Another oil spill flowed from a high-pressure pipeline in Oruma, Bayelsa state, in 2005, polluting the land and drinking water of several neighbouring communities. Shell waited 12 days before containing the spill, and four months later it began its clean-up operation by dumping the polluted soil into pits and setting them on fire, causing further damage to the environment.
The oil-rich Niger Delta is prized by multinational corporations; chief among them is Shell, which derives approximately 10% of its global profits from the region. The oil companies have made enormous profits and enriched a succession of Nigerian regimes, but pollution is driving local people into poverty. Until Shell takes responsibility for its impact on the environment and human rights, it can expect legal actions like this one to expose ugly truths about their polluting practices. Shell must bear the cost of its environmental devastation. The alternative is daily injustice on a massive scale.
True Cost of Chevron (Alternative Report) June 3, 2009Posted by rogerhollander in Africa, Asia, Environment, Human Rights, Latin America, Nigeria.
Tags: chevron, chevron contamination, chevron violence, contaminated water, human rights, justice nigeria, nigeria contaminated water, nigeria contamination, nigeria environment, nigeria oil, roger hollander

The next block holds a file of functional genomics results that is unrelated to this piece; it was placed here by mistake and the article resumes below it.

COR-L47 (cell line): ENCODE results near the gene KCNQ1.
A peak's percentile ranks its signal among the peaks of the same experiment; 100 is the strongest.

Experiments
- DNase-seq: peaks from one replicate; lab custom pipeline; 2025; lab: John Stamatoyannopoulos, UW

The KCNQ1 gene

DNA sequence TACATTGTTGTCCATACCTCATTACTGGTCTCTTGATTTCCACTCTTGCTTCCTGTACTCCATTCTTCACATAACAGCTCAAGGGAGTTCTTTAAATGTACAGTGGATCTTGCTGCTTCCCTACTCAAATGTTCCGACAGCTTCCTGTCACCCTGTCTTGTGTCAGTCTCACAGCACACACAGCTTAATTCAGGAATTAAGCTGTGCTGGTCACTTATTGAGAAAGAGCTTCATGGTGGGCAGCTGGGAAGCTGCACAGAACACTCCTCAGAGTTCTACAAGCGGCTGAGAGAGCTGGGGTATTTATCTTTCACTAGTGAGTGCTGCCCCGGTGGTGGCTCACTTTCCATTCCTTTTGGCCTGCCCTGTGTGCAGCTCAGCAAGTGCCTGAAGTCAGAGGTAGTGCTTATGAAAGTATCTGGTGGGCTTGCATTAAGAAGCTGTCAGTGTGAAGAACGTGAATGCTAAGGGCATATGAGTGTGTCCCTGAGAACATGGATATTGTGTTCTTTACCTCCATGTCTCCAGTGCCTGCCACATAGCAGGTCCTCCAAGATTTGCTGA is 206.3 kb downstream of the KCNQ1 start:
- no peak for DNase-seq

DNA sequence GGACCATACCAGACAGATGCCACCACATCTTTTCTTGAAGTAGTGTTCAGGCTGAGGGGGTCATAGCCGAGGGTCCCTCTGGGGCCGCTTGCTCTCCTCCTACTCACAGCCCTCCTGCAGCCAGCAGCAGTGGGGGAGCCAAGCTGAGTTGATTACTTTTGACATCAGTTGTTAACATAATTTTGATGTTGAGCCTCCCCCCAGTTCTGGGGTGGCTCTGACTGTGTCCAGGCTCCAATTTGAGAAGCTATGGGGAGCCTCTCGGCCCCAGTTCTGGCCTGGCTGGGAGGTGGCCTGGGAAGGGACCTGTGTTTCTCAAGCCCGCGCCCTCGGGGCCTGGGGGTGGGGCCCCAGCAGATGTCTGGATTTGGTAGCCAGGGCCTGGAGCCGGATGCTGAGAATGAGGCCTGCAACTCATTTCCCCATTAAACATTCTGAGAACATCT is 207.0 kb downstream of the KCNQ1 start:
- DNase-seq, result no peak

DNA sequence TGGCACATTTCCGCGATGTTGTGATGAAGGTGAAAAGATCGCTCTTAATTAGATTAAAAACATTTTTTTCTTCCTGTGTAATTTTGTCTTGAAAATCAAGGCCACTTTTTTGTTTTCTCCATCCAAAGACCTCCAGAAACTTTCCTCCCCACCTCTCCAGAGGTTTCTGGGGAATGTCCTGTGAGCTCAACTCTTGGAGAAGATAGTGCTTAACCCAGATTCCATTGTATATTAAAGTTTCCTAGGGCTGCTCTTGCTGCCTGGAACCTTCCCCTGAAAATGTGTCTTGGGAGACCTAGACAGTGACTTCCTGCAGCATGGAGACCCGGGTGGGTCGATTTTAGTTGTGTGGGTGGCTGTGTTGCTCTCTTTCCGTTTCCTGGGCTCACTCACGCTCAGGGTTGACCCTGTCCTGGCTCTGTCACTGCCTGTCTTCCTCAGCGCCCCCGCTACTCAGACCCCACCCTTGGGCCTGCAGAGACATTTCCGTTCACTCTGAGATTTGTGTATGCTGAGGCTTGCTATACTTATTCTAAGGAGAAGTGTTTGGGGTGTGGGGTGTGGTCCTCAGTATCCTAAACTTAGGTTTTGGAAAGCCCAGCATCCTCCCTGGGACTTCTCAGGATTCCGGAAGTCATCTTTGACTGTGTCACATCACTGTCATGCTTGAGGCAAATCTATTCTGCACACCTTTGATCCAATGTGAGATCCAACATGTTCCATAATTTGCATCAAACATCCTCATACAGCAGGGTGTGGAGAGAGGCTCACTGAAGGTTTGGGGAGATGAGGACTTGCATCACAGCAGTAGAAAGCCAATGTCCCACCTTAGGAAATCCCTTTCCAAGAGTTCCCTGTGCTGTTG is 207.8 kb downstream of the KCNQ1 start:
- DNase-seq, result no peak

add a comment
|True Cost of Chevron Coalition Releases Alternative Annual Report“Chevron refuses to clean up its mess in Nigeria.” ChevWrong Ad Campaign designed by Underground Ads|
|Justice In Nigeria Now!
2017 Mission St. 2nd Fl
San Francisco, California 94110
Photo LEFT: Fire burning at Chevron Pascagoula, MS refinery, photograph by Christy Pritchett ran August 17, 2007.
Courtesy of the Press-Register 2007 © All rights reserved. Reprinted with permission.
Chevron, Shell and the True Cost of Oil May 27, 2009Posted by rogerhollander in Africa, Environment, Human Rights, Nigeria.
Tags: Amnesty International, amy goodman, burma, chevron, Condoleezza Rice, denis moynihan, ecuador oil, environment, human rights, james jones, jeremy scahill, ken saro wiwa, myanmar, niger delta, nigeria oil, nigerian dictatorship, nigerian military, ogoni, oil contamination, oporoza, roger hollander, san suu kyi, shell, waterboarding, william haynes